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Date: Fri, 19 Sep 1997 00:45:04 -0500
Sender: Forum on Labor in the Global Economy <LABOR-L@YORKU.CA>
From: Kim Scipes <sscipe1@ICARUS.CC.UIC.EDU>
Subject: NYT story on European currency project

NYT story on European currency project

By Kim Scipes, Labor-L forum, 18 September 1997

In today's New York Times, there was an extensive discussion of the move to a common European currency, the Euro. It supports what I have long argued--as have others--and that is that this move to a common currency is something that is only being pushed by big business and some of the governments, and that "ordinary" people are at best neutral, but often opposed. The stated political goal is to enable a unified "Europe" to economically compete against the United States and Asia.

The major problem as it is being implemented (as a result of the Maastricht Agreement in 1991) is that it would create a European Central Bank (headquartered in Frankfurt), and there would be no democratic control over the Bank--i.e., the Bank would run monetary policy for the continent on its own, with no one able to control it. It appears that the Bank will select its own Board of Directors, although I may be wrong here--can anyone clarify this point? (It's true that the Federal Reserve System in the US has no democratic control over its operations--its "independence" is cherished--but there is some control in that elected politicians nominate and the Congress must approve its Board of Directors. It ain't much, but it looks a hell of a lot better than this European bank.) Already the Times notes, "This bank will set interest rates and impose a fiscal discipline so strict that a profound reshaping of Europe's costly welfare state appears inevitable."

But, for sake of argument, let's consider some of the ramifications of the establishment of this European currency....

There are two things in the article that I did find EXTRMELY interesting: first of all, there are strict limits on which countries can apply to join the currency union, and to do so they must meet strict criteria. These criteria cover things like deficits, debt and inflation. The debt criteria is jumped out at me: (according to the Times) "Debt must not exceed 60 percent of total output [i.e., gross domestic product or GDP] unless it is approaching that level 'at a satisfactory rate'." In other words, THE UNITED STATES COULD NOT JOIN THE CURRENCY UNION (assuming it was a European country and wanted to) BECAUSE IT COULD NOT MEET THE DEBT REQUIREMENT! In 1995, the last fiscal year that complete data is available, the total national debt (or as written, "Gross Federal Debt") was $4.921 trillion, and this was 70.3% of the GDP! The debt as percentage of GDP has climbed from a post-World War II low of 33.6% in 1981 to 70.3% in 1995, and the last year it was below 60% was 1990. (Source: Statistical Abstract of the United States, 1996: 330, Table No. 520: Federal Budget--Summary: 1945 to 1996).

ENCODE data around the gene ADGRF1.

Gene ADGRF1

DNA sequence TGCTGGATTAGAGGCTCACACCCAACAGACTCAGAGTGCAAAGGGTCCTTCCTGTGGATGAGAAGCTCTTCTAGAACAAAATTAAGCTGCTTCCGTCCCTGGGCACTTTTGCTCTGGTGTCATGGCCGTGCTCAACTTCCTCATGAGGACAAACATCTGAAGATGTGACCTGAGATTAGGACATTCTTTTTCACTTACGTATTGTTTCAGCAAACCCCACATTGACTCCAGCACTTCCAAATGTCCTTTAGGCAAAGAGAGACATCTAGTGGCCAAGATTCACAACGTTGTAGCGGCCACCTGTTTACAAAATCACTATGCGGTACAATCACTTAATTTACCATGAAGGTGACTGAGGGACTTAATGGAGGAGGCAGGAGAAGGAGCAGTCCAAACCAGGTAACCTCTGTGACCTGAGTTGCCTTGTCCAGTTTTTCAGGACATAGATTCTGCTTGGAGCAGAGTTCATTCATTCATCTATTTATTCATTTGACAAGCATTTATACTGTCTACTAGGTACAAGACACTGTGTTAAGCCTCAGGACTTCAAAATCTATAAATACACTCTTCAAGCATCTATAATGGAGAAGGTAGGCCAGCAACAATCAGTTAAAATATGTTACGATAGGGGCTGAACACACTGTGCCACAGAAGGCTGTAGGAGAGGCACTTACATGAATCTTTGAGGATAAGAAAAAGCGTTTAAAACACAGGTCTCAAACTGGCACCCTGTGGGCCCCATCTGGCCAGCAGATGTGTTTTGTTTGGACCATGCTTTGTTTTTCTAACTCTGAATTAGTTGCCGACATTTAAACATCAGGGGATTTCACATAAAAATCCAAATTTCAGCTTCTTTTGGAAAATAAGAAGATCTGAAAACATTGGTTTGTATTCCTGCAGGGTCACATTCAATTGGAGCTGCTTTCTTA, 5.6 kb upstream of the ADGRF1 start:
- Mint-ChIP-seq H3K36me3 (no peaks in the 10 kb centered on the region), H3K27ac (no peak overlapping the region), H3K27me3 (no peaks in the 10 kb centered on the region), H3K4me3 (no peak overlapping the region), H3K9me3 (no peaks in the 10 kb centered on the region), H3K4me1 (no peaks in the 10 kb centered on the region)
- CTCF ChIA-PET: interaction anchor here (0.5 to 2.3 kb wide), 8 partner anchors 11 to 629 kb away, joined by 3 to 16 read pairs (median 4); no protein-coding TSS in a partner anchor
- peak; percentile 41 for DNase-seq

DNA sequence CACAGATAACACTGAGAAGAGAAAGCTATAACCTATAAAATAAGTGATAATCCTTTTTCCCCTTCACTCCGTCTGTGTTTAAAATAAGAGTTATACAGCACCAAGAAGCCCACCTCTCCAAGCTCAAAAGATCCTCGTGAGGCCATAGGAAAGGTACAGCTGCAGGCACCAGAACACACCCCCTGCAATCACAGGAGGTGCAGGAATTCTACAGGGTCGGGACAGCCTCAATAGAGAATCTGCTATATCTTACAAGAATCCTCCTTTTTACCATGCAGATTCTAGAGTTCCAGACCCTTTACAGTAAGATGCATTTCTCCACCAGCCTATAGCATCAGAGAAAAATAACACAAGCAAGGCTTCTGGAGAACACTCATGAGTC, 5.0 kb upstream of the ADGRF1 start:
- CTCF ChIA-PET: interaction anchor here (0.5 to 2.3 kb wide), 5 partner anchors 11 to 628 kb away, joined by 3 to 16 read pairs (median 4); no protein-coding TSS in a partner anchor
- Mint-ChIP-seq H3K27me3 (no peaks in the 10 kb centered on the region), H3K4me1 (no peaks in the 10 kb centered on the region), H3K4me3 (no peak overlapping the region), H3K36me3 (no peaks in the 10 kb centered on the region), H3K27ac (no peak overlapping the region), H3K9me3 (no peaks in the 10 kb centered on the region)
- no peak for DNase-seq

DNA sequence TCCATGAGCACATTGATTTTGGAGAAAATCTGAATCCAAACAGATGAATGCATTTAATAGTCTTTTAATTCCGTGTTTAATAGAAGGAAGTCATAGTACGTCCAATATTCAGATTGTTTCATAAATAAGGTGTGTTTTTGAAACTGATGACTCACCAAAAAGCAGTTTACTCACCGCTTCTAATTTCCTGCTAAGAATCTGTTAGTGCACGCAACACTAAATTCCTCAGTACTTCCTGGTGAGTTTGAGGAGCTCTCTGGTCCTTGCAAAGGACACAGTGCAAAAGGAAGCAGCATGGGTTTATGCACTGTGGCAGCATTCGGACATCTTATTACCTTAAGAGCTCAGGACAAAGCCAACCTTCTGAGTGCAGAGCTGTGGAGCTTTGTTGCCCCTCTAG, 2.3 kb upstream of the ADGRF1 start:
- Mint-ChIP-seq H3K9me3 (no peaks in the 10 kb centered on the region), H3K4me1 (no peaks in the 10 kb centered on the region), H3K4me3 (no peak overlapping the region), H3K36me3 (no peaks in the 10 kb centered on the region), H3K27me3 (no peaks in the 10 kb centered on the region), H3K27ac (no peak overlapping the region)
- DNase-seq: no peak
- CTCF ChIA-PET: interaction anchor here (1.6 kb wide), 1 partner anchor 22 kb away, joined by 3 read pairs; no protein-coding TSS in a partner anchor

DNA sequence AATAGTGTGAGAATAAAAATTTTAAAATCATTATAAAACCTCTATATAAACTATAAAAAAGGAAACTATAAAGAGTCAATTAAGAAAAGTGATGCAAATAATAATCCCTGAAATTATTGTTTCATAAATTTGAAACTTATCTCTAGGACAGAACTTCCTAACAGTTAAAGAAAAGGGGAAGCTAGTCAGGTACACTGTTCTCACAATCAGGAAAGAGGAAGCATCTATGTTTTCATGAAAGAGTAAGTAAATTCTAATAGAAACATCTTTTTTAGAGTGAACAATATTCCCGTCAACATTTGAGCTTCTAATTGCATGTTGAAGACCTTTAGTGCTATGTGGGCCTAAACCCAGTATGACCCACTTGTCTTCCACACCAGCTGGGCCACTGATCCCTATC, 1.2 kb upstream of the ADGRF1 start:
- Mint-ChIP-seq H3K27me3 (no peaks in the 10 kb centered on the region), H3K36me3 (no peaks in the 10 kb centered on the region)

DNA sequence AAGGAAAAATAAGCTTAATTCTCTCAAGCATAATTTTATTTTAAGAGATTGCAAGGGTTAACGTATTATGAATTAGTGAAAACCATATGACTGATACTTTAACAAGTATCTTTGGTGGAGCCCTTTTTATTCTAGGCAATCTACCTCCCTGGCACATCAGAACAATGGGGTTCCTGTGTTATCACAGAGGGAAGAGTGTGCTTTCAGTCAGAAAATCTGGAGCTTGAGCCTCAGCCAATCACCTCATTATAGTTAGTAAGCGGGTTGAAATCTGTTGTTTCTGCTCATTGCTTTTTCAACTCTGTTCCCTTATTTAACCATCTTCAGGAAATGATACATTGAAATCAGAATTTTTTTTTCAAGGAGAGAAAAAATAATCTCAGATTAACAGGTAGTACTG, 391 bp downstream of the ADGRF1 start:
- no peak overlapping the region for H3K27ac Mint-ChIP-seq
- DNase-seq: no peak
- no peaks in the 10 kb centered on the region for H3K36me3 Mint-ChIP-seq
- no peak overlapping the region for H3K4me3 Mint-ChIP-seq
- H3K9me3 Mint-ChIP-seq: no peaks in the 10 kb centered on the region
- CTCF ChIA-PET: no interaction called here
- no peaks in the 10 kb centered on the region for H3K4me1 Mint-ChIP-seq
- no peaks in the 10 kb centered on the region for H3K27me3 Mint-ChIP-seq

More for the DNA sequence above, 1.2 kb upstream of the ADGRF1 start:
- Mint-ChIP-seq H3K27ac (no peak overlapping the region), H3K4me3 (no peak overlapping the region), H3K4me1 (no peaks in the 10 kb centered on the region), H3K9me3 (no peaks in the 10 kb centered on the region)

The second thing: again the Times, after noting that the European Union's economy is about the same size as that of the US's, and that it market is bigger since there's about 100 million more people living there, "Why, therefore should the euro not eventually make strong inroads to the dollar's international dominance, expressed in the fact that the dollar is the currency for close to 60 percent of the international trade and 80 percent of financial operations?

"Imagine oil prices in euros rather than dollars. Imagine the United States no longer able to assume that its deficits are automatically financed because the world wants dollars." And then it goes off onto other things.

What is the importance of this? The US has been able to run such massive deficits as it has run since 1982 because the world economy is unofficially run on dollars--and there is no "governor" on the US Government's ability to print dollar bills. In other words, there is nothing to control the printing presses except for politicians. (Are you getting the picture yet?) In other words, to generate the economic growth of the US since the early '80s, the US Government has engaged in massive deficit financing. (The US national debt has grown approxmately 400% since 1981, or 4 times all the debt owed from 1789 -1981!)

If the Euro is launched as planned and if it comes to compete with the dollar (and perhaps the yen), it could very well lead to the world economic system changing from being unofficially based on the dollar to being based on the euro, the yen or, more likely, a basketful of currencies. That would mean that there would have to be massive Federal spending cutbacks as the US would be forced to balance its budget. (Note: I believe that Clinton's budget deal with the Republicans earlier this year is a sham--and am operating off this premise.) To do this, there would undoubtedly be massive cutbacks in social services in the US, and probably an extremely severe recession and possibly even a depression--either of which would severely shake the world economy.

To sum this up: I'm not suggesting that the current US domination of the world economy is good--I find it abhorent. I am saying, however, that continuing to passively accept the US Government's acceptance of Capital's economic and financial plans--or to passively accept the creation of the European currency union on behalf of business--looks almost certain to lead the countryies of the world into severe recessions and/or a depression.

We on the left need to get our collective act together to present and fight for an alternative economic system that gives people an alternative to this madness!

Kim Scipes